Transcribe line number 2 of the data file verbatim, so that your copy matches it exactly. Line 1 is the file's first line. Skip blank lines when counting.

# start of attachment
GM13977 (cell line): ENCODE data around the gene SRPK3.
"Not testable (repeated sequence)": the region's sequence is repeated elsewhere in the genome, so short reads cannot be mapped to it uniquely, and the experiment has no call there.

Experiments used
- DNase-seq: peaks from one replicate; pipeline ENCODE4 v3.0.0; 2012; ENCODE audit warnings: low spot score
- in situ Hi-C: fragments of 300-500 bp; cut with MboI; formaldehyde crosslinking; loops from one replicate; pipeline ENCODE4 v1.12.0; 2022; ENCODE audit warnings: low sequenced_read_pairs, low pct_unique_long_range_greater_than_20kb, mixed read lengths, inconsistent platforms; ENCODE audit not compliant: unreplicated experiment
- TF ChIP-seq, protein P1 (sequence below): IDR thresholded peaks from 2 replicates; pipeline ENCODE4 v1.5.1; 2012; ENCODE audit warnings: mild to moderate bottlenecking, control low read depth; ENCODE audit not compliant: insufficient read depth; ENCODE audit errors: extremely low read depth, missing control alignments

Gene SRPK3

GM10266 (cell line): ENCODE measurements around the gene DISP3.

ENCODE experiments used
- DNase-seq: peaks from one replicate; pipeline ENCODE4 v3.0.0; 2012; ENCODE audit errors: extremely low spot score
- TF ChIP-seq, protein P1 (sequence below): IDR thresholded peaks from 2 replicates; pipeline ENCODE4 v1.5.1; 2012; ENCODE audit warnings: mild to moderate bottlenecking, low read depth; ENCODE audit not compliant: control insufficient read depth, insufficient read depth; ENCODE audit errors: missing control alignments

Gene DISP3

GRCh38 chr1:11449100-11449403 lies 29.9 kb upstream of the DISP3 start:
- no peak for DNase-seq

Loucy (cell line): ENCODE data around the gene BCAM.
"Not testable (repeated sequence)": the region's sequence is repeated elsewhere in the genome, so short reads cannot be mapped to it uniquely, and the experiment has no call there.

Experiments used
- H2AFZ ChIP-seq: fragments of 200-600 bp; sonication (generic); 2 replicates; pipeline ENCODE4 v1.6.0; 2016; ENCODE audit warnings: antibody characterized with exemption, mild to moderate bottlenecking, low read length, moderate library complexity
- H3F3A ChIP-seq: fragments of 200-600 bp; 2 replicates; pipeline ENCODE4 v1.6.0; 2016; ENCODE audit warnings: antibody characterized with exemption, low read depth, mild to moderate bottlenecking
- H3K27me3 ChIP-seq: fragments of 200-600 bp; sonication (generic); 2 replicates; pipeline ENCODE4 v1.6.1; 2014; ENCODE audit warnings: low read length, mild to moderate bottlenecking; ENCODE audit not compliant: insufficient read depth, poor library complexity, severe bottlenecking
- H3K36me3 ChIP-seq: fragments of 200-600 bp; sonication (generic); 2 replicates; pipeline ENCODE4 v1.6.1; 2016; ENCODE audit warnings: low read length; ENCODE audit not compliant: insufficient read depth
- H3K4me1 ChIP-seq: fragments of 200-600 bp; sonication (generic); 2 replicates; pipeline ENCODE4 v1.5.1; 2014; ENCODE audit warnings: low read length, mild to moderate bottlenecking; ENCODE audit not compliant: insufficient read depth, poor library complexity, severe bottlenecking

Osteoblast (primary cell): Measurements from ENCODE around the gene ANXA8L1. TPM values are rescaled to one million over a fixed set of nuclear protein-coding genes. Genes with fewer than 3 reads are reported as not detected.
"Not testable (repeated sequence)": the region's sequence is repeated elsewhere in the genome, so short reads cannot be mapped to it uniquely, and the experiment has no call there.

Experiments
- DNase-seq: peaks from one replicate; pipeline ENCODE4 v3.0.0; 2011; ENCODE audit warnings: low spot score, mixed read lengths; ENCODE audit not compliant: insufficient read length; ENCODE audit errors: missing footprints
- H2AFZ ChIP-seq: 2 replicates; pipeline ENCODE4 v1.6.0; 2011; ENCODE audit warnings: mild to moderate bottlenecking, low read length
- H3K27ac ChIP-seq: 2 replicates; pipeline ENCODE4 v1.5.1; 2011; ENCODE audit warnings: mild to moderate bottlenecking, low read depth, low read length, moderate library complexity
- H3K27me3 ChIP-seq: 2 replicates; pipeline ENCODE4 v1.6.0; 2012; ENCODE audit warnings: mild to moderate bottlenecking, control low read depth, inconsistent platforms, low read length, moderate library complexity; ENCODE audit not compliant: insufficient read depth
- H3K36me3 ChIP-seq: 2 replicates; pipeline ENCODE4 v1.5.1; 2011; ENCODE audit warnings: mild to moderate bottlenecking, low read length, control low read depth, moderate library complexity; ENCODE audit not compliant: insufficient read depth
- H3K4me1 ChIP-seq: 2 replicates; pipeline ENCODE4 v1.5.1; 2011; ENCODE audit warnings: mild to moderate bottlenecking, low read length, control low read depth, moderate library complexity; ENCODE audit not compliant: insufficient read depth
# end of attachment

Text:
"Not testable (repeated sequence)": the region's sequence is repeated elsewhere in the genome, so short reads cannot be mapped to it uniquely, and the experiment has no call there.